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that's in the foreign markets, but under armour came to the german market sponsoring a well-known football team and got lots of coverage. how do you fight under armour coming into the german market? you need to put it into the context of the bigger picture. we are five times bigger and that under armour. >> for now. >> we have the highest growth rate in the industry. we believe strongly in the products we have. our brand has, and the growth we're getting in the u.s. that we have a good life, long term. >> so you're saying bring it on. >> we're ready to fight. >> thank you very much. great comments as well. back to you. >> thank you very much, julia. how cold is it today? we're checking in on the temperature. colder or warmer than yesterday? >> yeah. minus -- minus 8? 18. wow. i think i prefer 8. >> you still, julia, have people
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writing in thinking you're standing in front of a back drop. that's actually just a fake set. but it's not. i promise you. it's not. >> fake condensation coming out of my mouth as well. a smoke machine. >> exactly. everything freezes. >> it's pretty cold. >> any way, we'll come back, loads more from the team there. the crew, not just here during this show but throughout the day. we have davos specials galore. by all means get involved. e-mail the show, streetsignseurope@cnbc. you can also find all of us on twitter. tweet us directly, i'm @louisabojesen. you with find the girls on the ground in davos, too. coming up, the director general of the wto joins us to talk all things trade from davos.
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welcome back to davos.
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we've been talking china the last two days nonstop. the highlight here is xi jinping's speech. yesterday he defended globalization in his speech, telling delegates there are no winners from a trade war and globalization should not be blamed for the world's problems. xi's speech broadly welcomed by delegates, sweden's prime minister said she was aiming to fill the global leadership vacuum and doing it with some success. we've been asking business and political leaders at the world economic forum for their outlook on global trade this year. >> we and all of us were surprised by the fact that global trade has not grown nearly as much as one would expect five years ago. before the financial crisis, global trade was growing 8%, 9%, 10% a year. now we're down to 2% probably in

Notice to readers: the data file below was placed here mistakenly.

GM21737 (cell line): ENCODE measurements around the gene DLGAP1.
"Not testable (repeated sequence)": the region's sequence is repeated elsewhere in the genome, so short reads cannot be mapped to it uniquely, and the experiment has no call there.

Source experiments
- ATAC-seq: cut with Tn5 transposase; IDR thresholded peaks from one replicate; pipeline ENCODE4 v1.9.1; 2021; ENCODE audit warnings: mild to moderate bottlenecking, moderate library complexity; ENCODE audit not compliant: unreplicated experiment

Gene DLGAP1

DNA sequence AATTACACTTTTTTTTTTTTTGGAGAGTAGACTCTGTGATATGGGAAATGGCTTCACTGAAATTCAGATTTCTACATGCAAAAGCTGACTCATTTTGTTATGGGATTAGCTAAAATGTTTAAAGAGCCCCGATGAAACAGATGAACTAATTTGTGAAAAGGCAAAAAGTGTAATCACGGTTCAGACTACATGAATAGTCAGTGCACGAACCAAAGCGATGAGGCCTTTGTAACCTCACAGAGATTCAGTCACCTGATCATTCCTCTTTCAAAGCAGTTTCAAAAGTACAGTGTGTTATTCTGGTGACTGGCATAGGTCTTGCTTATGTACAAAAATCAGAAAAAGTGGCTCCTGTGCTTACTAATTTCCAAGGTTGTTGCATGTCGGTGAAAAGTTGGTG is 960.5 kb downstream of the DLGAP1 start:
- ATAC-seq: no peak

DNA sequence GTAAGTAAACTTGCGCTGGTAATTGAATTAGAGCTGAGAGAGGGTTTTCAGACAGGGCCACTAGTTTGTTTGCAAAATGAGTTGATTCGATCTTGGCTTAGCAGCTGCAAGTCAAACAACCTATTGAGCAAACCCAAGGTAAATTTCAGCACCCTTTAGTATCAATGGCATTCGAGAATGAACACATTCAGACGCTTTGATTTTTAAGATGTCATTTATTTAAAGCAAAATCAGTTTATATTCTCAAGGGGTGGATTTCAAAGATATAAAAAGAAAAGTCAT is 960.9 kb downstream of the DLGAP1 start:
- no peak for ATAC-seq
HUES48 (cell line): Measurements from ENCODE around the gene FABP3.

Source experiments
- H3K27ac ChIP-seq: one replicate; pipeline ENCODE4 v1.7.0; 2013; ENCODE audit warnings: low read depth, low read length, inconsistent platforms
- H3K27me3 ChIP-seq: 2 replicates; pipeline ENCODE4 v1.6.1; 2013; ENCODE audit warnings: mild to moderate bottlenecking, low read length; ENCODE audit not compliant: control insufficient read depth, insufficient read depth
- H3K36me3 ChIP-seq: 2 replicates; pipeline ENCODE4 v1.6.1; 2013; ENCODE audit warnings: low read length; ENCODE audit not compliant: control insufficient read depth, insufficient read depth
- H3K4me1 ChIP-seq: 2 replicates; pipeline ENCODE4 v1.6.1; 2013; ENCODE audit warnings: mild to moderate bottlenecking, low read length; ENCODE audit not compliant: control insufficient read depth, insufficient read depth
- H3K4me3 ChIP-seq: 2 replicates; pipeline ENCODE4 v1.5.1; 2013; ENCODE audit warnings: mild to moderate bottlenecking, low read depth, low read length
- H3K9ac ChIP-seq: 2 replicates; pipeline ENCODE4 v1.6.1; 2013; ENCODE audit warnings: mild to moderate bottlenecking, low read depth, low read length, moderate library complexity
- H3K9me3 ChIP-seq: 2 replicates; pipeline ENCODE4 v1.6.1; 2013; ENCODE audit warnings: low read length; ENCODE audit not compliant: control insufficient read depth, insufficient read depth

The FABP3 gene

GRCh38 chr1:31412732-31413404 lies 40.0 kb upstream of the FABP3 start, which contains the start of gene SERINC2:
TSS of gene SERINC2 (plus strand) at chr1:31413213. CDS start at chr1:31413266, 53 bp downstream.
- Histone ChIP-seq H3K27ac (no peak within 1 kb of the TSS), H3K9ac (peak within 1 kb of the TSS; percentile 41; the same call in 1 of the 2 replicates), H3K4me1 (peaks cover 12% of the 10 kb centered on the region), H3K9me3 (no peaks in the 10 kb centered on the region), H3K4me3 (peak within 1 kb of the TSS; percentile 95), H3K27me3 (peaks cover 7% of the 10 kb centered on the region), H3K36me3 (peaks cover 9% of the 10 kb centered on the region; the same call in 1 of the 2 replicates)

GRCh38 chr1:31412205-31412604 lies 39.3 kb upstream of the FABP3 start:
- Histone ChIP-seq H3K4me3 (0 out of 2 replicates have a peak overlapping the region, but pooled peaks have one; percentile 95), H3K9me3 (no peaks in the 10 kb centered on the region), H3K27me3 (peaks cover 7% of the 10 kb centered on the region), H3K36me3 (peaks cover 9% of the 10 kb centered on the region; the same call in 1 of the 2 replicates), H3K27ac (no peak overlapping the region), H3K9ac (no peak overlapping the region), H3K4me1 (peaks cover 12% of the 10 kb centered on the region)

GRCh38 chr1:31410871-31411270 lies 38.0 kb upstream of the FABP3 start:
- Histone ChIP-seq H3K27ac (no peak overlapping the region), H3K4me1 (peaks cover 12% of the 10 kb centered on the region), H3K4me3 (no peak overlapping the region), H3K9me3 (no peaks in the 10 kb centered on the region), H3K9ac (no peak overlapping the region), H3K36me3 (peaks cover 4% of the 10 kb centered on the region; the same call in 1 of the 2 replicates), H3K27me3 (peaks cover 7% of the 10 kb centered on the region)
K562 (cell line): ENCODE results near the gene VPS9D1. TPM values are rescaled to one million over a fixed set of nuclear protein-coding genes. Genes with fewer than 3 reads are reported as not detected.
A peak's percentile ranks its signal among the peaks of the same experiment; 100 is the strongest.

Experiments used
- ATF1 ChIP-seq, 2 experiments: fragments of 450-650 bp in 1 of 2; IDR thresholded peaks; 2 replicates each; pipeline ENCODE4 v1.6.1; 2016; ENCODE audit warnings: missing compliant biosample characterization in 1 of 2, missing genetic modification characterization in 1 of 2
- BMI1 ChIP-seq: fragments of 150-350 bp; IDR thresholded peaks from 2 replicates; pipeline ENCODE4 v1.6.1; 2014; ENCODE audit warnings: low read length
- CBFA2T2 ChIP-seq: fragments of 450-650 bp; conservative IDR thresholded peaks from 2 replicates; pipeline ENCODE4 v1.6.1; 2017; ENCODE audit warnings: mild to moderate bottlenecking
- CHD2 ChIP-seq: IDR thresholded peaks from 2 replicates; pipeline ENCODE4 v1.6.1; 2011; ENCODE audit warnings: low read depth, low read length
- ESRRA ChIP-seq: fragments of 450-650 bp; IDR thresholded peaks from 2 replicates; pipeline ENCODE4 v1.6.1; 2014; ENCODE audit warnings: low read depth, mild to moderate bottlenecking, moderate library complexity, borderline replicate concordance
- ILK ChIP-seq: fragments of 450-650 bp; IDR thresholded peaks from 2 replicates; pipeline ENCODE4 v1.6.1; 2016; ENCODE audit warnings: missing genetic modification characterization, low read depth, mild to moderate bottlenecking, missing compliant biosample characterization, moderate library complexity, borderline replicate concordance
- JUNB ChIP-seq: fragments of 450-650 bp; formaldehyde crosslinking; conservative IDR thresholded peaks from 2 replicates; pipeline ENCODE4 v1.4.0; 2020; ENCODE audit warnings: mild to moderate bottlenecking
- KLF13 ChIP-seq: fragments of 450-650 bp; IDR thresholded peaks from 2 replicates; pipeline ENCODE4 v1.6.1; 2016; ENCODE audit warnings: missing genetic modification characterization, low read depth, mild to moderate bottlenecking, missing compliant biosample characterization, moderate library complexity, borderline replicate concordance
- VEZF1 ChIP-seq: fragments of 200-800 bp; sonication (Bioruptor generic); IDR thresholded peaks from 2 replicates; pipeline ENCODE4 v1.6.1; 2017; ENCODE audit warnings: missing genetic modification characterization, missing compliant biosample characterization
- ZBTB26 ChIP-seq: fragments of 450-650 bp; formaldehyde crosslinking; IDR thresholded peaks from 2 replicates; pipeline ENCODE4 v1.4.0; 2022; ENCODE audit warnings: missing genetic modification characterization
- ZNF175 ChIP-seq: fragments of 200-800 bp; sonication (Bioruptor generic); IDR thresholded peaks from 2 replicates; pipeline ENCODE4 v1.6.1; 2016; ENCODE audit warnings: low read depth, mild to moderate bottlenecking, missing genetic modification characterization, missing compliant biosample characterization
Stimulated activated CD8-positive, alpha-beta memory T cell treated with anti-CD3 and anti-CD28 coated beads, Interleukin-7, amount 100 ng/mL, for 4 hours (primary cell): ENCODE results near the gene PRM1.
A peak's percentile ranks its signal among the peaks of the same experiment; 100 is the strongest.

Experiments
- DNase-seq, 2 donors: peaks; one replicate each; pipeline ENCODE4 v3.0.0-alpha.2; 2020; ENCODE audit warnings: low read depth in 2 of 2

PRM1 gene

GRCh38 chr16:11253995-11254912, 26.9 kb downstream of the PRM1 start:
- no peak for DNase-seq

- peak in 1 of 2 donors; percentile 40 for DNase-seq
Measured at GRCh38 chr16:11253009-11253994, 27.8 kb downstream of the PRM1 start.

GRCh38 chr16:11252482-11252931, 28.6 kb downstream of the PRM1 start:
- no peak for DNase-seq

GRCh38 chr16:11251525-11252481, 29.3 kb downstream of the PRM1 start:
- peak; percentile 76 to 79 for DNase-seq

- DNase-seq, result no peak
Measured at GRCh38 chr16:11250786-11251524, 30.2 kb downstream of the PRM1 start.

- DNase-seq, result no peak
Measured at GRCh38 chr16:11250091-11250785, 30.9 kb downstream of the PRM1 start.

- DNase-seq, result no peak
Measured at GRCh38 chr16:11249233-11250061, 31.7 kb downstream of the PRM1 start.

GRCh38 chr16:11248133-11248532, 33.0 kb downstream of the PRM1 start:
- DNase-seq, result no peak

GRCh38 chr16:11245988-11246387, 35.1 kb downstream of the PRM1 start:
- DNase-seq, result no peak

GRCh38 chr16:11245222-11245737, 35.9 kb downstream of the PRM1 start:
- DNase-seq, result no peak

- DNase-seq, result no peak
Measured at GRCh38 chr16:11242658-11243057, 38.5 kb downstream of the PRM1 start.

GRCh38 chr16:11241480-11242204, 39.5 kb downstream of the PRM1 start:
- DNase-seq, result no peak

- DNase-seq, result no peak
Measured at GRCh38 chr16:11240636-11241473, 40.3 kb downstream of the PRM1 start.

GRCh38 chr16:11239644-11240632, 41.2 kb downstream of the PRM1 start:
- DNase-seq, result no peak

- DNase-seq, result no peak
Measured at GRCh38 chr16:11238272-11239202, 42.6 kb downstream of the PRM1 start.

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2016. we expect 2.5%, 3% this year. >> the approach of the news by this government is clear. we think that free trade is vital. one of the reasons why the growth rate in europe is like this. >> so now we're joined by director general of the wto, roberto azevedo. thank you very much for joining us this morning. china seemed to make a great statement, president xi yesterday making a great statement about defending globalization. as far as they're concerned, they have a long way to go, haven't they? >> globalization and trade are critical for the development of the world, for inclusiveness, for the creation of jobs. that's a concern for any big player. china's the largest trader in the world. so they want to be sure that trade continues.
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observing the rules would avoid a situation where we have a domino effect where somebody takes a disruptive measure, somebody else follows with a retaliatory action. a multilateral based conversation is important. >> is china playing fair at this moment? >> everybody has sins. everybody has actions, measures, policies. some difficult areas somewhere else. wto members keep blaming each other for this and that. i think that's part of the game. everybody has their own instinct to protect here and there. >> that's a diplomatic way of saying yes. i heard a rumor that part of the problem with the wto is the voting structure. that is because you have a high concentration of commodity exporters that rely on china, and don't want to be too
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stringent in dealing when china is not playing fair. how do you respond to that? >> it's not only about commodities. it's not only about china. i think the concern we have today is the sentiment against global issues against trade because it's foreign or whatever it is. it's a reluctant to look inward, to look at the problems you have in your own domestic territory. >> does that limit your power? >> on the contrary. >> is that a viable argument for why the wto doesn't work effectively? >> on the contrary. it emphasizes the role of the multilateral system. the big difference that we have now compared to what happened in the '30s, now we have rules. back then you didn't. so back then it was unilateral actions, people defending their own territories and their own economies. what happened was that the domino effect of those measures